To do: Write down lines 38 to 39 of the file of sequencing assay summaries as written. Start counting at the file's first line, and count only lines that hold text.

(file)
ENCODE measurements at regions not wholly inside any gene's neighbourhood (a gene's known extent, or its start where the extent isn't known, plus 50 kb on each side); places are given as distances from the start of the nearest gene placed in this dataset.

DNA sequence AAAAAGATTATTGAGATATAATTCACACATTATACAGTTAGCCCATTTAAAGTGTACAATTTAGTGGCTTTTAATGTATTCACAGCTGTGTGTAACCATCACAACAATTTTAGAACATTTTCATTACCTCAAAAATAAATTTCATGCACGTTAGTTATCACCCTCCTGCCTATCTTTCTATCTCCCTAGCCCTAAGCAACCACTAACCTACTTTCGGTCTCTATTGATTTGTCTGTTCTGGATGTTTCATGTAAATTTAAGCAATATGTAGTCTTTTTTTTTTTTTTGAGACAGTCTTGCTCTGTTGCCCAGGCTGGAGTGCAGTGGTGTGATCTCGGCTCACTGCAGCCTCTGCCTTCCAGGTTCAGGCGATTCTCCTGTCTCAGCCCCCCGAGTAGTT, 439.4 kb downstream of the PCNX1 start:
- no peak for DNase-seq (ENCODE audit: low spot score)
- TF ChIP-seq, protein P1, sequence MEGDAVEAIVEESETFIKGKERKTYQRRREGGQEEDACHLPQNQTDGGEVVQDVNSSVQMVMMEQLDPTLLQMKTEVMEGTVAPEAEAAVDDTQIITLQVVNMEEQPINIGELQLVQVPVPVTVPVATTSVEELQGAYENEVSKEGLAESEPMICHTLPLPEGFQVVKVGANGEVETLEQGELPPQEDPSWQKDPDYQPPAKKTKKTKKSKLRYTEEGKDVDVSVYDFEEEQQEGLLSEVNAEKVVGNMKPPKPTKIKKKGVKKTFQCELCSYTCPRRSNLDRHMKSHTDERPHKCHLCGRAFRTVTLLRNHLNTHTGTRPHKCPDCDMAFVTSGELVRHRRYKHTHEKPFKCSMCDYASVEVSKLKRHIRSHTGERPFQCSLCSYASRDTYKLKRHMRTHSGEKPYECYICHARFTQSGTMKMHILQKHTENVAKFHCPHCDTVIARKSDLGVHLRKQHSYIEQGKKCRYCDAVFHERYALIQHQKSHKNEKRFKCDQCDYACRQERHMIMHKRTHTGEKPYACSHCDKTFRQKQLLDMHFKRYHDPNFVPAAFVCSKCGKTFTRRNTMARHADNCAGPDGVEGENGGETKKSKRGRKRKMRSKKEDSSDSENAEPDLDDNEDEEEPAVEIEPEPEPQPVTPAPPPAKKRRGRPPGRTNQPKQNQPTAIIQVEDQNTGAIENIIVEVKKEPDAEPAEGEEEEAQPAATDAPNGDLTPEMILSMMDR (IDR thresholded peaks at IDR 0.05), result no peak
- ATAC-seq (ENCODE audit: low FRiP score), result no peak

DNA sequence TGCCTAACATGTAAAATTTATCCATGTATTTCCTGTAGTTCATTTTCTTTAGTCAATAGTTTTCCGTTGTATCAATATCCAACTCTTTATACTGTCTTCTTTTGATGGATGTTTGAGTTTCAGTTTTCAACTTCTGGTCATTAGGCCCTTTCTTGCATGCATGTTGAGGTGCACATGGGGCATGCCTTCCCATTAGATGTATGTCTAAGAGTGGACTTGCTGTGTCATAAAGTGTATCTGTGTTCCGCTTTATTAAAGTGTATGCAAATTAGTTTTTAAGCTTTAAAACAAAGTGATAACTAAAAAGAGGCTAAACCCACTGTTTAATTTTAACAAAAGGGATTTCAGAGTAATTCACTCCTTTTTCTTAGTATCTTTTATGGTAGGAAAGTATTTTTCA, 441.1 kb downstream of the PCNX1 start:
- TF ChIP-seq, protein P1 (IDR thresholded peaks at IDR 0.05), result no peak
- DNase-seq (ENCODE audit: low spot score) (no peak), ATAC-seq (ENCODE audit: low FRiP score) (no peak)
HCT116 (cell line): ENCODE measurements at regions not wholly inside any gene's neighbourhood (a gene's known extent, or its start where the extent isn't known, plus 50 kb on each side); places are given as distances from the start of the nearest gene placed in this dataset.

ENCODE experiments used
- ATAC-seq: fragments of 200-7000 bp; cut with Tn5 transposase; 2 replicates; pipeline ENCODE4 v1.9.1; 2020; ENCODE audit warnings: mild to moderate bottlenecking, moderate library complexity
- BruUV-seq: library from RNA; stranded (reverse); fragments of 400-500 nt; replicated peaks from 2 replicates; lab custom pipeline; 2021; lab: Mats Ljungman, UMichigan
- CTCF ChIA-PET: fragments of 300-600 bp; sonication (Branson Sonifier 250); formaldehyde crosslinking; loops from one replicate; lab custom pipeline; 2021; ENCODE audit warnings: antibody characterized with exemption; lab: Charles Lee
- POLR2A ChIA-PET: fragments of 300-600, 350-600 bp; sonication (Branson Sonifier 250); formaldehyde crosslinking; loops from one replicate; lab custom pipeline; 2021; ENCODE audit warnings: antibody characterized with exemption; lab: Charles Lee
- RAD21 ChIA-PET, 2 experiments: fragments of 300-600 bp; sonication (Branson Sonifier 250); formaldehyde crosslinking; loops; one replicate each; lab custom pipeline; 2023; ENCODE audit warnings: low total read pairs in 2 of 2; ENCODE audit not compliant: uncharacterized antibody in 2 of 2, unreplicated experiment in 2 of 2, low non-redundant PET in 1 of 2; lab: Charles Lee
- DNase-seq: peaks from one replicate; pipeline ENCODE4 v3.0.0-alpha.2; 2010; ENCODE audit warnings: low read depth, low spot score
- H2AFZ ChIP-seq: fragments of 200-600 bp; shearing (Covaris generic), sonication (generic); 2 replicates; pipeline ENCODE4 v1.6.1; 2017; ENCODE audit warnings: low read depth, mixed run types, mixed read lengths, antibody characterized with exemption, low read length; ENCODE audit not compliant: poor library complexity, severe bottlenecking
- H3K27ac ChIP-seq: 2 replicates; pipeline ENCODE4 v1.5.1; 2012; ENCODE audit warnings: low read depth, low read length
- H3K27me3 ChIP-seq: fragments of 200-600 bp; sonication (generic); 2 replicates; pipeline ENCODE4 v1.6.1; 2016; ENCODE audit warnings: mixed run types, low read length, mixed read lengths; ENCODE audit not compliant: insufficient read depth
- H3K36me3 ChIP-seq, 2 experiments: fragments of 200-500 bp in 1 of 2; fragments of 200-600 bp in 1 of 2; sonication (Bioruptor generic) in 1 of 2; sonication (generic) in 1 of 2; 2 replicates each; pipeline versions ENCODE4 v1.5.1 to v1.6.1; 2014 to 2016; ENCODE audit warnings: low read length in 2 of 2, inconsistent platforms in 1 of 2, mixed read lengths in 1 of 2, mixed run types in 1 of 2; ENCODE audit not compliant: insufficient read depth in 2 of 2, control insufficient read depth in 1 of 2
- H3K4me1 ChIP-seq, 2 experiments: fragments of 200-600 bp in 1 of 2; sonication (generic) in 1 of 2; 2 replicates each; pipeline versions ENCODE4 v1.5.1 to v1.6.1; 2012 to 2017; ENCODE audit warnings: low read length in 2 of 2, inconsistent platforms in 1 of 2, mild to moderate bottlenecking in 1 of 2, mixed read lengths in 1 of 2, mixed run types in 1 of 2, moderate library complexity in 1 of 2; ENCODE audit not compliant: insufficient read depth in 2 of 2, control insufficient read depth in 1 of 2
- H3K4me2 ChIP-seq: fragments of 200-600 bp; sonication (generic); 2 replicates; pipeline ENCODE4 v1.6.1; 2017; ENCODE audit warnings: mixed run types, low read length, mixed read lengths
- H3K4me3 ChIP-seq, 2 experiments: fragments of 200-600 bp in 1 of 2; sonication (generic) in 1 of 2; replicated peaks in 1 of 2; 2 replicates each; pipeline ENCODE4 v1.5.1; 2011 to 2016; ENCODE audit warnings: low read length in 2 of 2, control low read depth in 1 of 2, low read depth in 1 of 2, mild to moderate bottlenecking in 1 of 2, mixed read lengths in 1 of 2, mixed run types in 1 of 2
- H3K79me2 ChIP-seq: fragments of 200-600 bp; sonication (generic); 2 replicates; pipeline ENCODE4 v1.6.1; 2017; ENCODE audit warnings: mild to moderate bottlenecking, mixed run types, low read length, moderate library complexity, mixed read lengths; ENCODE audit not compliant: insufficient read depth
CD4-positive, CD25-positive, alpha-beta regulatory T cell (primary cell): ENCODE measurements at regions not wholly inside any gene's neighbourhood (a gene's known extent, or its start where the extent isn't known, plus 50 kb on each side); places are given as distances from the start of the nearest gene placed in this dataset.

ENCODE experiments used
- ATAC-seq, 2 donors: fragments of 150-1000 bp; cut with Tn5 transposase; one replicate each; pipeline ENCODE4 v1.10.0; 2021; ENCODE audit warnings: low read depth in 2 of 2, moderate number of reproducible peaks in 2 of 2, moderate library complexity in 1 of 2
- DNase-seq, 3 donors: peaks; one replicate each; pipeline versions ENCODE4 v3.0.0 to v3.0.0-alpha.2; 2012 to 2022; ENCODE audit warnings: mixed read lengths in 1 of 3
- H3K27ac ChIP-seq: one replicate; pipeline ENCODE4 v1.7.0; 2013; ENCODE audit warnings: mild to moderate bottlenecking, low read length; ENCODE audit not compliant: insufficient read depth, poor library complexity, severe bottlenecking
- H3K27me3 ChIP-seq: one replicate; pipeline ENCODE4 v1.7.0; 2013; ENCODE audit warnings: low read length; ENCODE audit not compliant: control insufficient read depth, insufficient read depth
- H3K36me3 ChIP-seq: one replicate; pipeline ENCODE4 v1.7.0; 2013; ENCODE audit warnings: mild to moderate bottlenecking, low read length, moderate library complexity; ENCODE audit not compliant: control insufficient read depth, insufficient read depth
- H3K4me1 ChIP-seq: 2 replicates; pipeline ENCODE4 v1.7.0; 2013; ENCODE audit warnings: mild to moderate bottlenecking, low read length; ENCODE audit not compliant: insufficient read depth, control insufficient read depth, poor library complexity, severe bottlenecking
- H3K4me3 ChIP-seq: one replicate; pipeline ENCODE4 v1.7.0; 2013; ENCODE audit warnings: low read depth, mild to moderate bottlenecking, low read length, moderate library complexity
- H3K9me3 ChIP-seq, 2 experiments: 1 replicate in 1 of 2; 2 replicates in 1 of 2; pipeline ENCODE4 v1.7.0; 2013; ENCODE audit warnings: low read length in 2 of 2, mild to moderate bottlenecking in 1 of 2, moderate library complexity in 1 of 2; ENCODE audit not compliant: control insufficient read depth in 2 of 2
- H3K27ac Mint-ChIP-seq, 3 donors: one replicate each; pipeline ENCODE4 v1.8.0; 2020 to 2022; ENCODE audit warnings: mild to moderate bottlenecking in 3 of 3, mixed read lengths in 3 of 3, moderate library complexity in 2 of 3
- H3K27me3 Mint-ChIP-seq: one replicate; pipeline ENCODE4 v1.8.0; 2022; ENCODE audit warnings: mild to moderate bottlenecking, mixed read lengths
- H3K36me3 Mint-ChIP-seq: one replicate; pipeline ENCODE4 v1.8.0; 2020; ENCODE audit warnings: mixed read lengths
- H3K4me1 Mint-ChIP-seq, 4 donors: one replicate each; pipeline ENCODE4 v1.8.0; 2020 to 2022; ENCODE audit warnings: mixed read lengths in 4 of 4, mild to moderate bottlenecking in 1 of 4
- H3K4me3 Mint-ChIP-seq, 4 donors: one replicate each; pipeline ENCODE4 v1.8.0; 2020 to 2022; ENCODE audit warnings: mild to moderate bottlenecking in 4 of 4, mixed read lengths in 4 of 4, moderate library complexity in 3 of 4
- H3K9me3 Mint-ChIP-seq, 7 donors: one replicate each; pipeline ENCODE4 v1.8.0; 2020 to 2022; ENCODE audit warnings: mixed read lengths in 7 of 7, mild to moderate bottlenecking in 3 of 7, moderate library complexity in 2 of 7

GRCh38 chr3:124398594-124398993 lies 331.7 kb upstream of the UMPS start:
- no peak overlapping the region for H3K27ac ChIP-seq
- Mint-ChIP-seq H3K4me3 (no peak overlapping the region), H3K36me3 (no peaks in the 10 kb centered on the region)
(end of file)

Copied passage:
- H3K4me1 Mint-ChIP-seq, 4 donors: one replicate each; pipeline ENCODE4 v1.8.0; 2020 to 2022; ENCODE audit warnings: mixed read lengths in 4 of 4, mild to moderate bottlenecking in 1 of 4
- H3K4me3 Mint-ChIP-seq, 4 donors: one replicate each; pipeline ENCODE4 v1.8.0; 2020 to 2022; ENCODE audit warnings: mild to moderate bottlenecking in 4 of 4, mixed read lengths in 4 of 4, moderate library complexity in 3 of 4